“For too long, survivors of sexual assault and harassment have been in the shadows. We have been afraid to speak up, to say ‘Me Too’ and seek accountability. For many, the consequences of doing so have been devastating.”
– Tarana Burke, founder of the #MeToo movement.
While the #MeToo hashtag exploded on the scene in October 2017 in the wake of the Harvey Weinstein scandal, it was not until several days and weeks later that the true origin story of #MeToo reached the same audience.
After meeting a child survivor of sexual abuse over a decade ago, Tarana Burke, a woman of color and social justice activist, felt moved to action and sought to create a safe space to uplift the voices and experiences of women and girls of color who experienced interpersonal violence (IPV). What started out as a movement to center those who felt marginalized and forgotten, however, was quickly eclipsed ten years later by more than 2.3 million #MeToo tweets shared across 85 countries in just the first month of the campaign alone. As history has shown us time and time again, movements led by women of color more often than not become co-opted by white women – this time, by privileged white women in Hollywood.
It is important to note that the most recent iteration of the #MeToo campaign did succeed in opening space for millions of people to come forward to share their experiences – some for the very first time – and we should applaud that effort. Yet, its focus on accountability for perpetrators and policy change within workplaces left millions more out of the conversation, including women of color, GLBT and gender non-conforming individuals, service industry employees, immigrants, the undocumented, child survivors, people with disabilities, university students, faculty and staff and countless others who do not fit neatly into compartmentalized categories.
With campaigns such as #MeToo, it is imperative to remain critical of who is being included and excluded from conversations, and what systems of oppression are being perpetuated through both inclusion and exclusion. Unless there is intentionality behind attempts at transforming social, political and economic culture and policy, change cannot be fundamental or authentic.
We know that online conversations and movement-building efforts are critical avenues to open up space for survivors to speak their truth, to feel supported and to seek services. We also know that there is always a backlash to any movement that is led by women or focused on issues predominately experienced by those who identify as women or outside the gender binary. This backlash spans from disbelieving survivors and questioning why we didn’t speak up sooner to retaliation and threats of even more violence – all of which reinforces why so many people do not feel safe coming forward.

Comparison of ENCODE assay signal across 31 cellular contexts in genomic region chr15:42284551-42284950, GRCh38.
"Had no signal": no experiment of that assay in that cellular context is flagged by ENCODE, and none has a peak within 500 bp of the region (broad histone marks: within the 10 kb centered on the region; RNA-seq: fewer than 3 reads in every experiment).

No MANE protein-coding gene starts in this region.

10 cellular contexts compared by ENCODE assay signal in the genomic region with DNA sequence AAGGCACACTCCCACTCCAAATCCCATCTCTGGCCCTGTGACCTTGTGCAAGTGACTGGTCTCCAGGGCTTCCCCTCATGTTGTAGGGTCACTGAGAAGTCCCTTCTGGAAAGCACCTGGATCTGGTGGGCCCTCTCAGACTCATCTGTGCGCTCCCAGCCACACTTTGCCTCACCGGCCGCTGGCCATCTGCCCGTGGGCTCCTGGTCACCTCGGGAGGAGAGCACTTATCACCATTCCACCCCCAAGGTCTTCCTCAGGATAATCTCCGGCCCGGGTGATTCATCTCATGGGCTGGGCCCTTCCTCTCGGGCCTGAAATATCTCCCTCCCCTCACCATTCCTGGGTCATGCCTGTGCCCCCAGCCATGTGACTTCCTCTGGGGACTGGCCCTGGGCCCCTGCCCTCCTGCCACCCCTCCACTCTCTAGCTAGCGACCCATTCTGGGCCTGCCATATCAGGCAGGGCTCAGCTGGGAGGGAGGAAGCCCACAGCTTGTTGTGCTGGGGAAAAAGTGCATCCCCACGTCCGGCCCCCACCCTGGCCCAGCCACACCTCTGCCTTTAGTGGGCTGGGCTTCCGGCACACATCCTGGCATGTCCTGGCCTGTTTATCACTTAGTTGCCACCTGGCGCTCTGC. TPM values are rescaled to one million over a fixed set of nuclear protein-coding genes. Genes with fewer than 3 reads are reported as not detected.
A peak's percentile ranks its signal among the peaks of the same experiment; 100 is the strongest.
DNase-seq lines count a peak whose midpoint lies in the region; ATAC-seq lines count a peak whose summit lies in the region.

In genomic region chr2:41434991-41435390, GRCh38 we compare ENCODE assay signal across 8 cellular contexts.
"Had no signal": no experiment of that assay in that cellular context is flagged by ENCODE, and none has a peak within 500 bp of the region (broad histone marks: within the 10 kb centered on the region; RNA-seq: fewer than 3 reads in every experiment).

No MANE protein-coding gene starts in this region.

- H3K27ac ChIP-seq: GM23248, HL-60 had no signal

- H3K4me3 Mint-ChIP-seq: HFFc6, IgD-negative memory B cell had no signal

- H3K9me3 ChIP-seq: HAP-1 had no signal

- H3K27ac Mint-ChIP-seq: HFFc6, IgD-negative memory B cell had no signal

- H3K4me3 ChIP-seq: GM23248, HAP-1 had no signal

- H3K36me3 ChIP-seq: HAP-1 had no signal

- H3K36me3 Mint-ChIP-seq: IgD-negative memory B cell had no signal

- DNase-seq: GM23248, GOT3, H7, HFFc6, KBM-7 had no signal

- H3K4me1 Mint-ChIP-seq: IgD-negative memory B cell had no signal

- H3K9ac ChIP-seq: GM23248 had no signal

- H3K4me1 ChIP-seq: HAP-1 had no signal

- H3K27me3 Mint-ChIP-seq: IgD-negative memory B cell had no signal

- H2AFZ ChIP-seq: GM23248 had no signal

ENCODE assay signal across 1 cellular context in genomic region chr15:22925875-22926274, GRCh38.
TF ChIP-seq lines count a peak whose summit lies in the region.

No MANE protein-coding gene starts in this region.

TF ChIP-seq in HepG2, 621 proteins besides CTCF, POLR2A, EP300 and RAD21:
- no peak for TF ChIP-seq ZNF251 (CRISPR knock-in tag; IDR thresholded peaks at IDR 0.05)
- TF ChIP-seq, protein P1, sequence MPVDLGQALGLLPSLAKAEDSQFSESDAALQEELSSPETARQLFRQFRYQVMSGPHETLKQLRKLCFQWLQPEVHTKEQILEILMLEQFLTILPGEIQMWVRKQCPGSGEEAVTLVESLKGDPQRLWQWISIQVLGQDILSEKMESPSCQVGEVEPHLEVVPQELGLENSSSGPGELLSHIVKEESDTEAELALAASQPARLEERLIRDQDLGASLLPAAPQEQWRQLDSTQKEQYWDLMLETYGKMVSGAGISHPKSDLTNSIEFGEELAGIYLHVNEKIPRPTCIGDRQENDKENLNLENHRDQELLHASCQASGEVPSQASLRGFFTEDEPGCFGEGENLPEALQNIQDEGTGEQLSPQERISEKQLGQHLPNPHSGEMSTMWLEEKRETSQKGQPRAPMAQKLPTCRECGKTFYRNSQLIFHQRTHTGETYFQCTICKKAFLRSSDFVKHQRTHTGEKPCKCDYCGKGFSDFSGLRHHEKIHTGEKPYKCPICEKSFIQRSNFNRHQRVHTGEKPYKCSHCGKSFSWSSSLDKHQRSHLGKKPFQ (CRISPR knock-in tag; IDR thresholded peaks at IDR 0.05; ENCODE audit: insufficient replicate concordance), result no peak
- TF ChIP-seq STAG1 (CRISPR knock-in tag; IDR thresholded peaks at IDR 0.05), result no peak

It is vital that we have these online spaces for those who feel they cannot be visible and vocal in offline spaces. Yet, we also need to ensure that, collectively, we are doing what we can to move the conversation forward so that we can actively seek real change, change that is not limited to workplace policies or legal frameworks that those in the halls of power control, but also includes the critical culture change that is necessary to shift the narrative on IPV and #MeToo so that it is inclusive of multiple intersecting identities and that our NC State community honors and upholds the principles of consent, respect, gender equity and social justice.
As a student-focused organization, the NC State Women’s Center strives to foster an environment that centers the marginalized and forgotten by being a resource for survivors on campus. Through our intersectional lens on social justice and gender equity, we work to be advocates for all students who seek support. Our trained advocates are available for crisis intervention, emotional support and referrals for NC State students of all genders, gender expressions and sexual orientations. We have a 24-hour Sexual Assault Helpline (919.515.4444) and trained staff and student advocates, including The Movement peer educators who facilitate workshops on issues of gender equity and social justice. Advocates at the center are also equipped with information about academic, legal, medical, emotional and student conduct resources. We offer our support to secondary survivors as well.
The Women’s Center invites you to join us in unpacking conversations such as #MeToo by attending the many programs we regularly host, such as Feminist Fridays, Lunch and Learns, Intersectional Film Series and Book Clubs. We also encourage students to participate and engage in larger programs such as the Women of Color Retreat, the Gender and Equity Research Symposium and our Alternative Service Breaks. As a space that cultivates critical thinking and forms part of the effort to transform learning, we challenge students to question their own beliefs, to listen and to remain authentic and intentional in their truths while navigating their academic and personal endeavors.
Janine Kossen, associate director of the Women’s Center, and Maria Tudela, graduate assistant in the Women’s Center, co-authored this article.